I came across this too a couple of years ago. I quite like MITRA and his ideas really resonate with me. The problem we face is that our students come to us with an embedded culture of learning that is often at odds with self-organized learning in all its forms: they have been stripped of all agency and often, all curiosity. This may be why SOLE begins with this:
“Students *are given* a big question or *challenged to think on their own*… ”
So, in fact, students are assumed to be incapable of supplying a “big question” of their own, or of thinking independently without an explicit dare to do so.
I taught for many years in the environment you describe – teacher in the room is a fly on the wall: Asking big questions;
Allowing students to use the internet in groups to work together to answer the big questions; Facilitating a debriefing at the end where students share what they learned and reflect and connect. That was in Saudi Arabia where I could get away with such things. Students responded very well to it and also learned something – though they didn’t always like my questions: Is Bigfoot real? How should we prepare for the Zombie apocalypse? Forget women driving, ban men too – the future is self-driving cars….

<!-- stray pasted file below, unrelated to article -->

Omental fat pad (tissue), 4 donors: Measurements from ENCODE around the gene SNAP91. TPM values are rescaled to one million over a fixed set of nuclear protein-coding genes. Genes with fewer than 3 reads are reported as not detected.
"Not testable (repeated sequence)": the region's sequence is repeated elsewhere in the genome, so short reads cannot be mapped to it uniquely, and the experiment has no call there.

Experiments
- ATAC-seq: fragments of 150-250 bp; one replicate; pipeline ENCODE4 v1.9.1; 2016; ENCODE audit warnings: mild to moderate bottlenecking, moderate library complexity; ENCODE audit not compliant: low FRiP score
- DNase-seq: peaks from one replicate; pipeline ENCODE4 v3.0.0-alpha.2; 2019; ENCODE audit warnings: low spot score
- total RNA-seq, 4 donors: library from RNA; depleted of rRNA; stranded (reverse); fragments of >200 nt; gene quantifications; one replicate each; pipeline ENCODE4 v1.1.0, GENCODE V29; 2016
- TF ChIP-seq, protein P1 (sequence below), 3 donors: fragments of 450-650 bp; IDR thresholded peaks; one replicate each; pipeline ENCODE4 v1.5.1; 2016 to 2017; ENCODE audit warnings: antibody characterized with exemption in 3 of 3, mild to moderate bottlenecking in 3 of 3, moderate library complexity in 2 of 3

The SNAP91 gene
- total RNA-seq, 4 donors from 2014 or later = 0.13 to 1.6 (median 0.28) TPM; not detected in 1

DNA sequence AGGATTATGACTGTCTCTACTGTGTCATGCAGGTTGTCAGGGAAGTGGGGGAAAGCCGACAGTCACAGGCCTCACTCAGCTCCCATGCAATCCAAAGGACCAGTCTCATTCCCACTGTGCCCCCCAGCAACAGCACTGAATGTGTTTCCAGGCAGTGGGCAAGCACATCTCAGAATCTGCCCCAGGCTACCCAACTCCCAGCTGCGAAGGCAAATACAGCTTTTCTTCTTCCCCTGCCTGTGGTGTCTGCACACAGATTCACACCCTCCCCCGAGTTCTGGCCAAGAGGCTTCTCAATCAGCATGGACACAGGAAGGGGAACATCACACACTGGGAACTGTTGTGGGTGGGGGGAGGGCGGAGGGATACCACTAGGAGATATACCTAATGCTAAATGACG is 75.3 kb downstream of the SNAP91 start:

But I would not like your class. I do not like games and never have. Nothing bores me like a game. To me, all games are bored games. So, how would I fit into your class?